With the U.S. Supreme Court about to hear arguments in a case testing the University of Texas' consideration of race as an admissions factor, a new report says some states have found ways of diversifying their student bodies without falling back on skin color and ethnicity.The report, by researchers at The Century Foundation (tcf.org), argues for more-aggressive affirmative action that focuses on getting low-income and working-class students into college. "A Better Affirmative Action" highlights Texas' adoption of the "Top 10 Percent Law" as an example of a race-neutral program that has helped enroll more African-American and Hispanic students.That supports arguments that UT no longer needs to use race as an admissions criteria. But because the report isn't part of the record in the case of Abigail Fisher vs. University of Texas, it shouldn't sway the justices.Even though the report misnames former Texas Attorney General Dan Morales as "Gonzalez," it offers fodder worth considering in the broader debate over how universities can enroll student bodies that look like America and increase opportunities for the upward mobility that higher education makes possible.Seven states -- California, Washington, Michigan, Nebraska, Arizona, Florida and New Hampshire -- have banned racial consideration in admissions.Authors Richard Kahlenberg and Halley Potter say universities have used "creative methods of assuring diversity" such as partnering with disadvantaged schools, looking at applicants' socioeconomic status, expanding financial aid and dropping legacy admissions that disproportionately helped privileged white students.Those are all good ideas, but are they enough?The question of what happens without affirmative action based on race and ethnicity looms over the Fisher case, which is set for arguments Wednesday.Because she wasn't a Top 10 percent high school graduate, Abigail Fisher didn't get automatically admitted to UT. She also wasn't selected from non-automatic applicants, then sued on reverse-discrimination grounds.The 5th U.S. Circuit Court of Appeals last year held that UT did not violate the Constitution.The justices could simply decide whether UT has followed standards set in a 2003 ruling that allowed use of race along with other factors to diversify the student body. But it's more likely the court will reconsider that 5-4 decision.That could remake college admissions. A decision is expected by spring.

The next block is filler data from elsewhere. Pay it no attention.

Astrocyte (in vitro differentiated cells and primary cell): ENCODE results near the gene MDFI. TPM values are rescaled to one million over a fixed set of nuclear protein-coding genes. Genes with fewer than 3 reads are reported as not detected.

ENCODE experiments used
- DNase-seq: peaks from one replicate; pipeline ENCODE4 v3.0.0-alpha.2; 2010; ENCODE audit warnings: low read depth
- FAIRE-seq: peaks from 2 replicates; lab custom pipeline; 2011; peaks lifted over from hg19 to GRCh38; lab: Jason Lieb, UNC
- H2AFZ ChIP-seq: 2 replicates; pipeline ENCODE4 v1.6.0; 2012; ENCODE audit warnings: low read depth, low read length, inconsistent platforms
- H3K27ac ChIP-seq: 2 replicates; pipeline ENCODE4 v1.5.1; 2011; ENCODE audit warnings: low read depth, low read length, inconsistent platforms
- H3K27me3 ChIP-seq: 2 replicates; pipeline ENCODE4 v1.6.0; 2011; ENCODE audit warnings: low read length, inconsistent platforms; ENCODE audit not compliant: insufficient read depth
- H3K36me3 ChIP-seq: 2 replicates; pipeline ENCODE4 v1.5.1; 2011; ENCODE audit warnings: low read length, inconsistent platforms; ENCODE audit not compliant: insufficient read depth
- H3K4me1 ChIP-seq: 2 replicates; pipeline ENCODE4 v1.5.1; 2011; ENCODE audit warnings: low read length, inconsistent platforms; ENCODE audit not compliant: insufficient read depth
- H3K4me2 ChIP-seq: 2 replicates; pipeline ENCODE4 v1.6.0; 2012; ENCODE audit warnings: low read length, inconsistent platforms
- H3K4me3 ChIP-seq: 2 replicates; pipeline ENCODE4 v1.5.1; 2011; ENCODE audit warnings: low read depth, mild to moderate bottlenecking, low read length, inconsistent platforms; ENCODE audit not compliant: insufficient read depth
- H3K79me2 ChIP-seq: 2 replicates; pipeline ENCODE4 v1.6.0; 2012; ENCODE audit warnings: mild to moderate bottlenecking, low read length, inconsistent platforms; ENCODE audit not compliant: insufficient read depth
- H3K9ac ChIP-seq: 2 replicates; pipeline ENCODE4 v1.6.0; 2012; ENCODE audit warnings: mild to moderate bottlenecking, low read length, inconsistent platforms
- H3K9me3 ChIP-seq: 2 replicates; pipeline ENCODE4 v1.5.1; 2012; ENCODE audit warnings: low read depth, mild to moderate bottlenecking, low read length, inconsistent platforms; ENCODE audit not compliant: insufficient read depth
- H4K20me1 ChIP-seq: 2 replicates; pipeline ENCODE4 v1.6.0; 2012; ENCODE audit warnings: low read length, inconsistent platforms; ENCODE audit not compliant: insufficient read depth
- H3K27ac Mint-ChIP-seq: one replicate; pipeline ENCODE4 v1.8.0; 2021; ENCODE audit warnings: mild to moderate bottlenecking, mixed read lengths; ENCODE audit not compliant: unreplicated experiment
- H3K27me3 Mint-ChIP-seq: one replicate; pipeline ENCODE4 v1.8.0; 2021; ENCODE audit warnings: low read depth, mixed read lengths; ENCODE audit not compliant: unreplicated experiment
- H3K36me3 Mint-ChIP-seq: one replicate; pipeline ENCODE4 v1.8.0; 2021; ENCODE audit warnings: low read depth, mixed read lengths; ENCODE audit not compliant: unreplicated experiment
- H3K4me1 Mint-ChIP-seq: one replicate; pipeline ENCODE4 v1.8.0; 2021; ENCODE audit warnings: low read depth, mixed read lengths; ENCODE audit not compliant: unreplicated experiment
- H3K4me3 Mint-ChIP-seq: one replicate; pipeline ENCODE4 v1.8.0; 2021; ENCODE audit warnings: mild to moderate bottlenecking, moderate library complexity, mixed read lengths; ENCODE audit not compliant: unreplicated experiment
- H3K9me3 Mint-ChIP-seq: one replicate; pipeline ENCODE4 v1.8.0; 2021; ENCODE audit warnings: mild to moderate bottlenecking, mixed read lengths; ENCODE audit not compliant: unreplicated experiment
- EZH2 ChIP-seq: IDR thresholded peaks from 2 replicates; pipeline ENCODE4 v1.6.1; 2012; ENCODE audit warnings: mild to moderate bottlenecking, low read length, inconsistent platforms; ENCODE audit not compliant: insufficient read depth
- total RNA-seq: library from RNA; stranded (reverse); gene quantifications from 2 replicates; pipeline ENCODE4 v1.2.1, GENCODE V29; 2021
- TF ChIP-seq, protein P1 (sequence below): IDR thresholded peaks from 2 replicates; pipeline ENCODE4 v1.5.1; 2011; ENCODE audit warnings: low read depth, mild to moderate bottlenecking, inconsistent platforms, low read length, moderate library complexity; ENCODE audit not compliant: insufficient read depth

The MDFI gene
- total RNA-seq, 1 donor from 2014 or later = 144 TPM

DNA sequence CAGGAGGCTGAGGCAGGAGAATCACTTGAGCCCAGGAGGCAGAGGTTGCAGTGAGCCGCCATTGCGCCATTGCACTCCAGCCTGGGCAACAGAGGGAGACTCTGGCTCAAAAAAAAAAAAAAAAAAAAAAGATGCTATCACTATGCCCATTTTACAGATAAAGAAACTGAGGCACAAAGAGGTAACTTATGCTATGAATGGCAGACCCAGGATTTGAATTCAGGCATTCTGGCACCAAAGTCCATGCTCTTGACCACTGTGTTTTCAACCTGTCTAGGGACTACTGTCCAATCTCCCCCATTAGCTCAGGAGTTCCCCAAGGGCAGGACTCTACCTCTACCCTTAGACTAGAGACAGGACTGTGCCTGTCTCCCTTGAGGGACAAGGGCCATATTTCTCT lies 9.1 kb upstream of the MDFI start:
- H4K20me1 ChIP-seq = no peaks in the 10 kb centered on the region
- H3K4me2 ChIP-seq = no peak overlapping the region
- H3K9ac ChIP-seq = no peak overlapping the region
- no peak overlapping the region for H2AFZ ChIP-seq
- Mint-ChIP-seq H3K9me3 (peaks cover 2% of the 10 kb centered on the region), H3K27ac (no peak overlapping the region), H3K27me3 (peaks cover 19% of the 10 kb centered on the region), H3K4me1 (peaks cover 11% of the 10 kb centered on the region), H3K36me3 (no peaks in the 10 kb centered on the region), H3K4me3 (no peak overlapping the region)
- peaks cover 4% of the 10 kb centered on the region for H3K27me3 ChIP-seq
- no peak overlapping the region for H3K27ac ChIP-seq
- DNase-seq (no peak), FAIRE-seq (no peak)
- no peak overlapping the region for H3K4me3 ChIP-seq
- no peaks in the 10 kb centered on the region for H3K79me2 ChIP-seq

"A Better Affirmative Action": Tcf.org/publications/pdfs/ABAA.pdf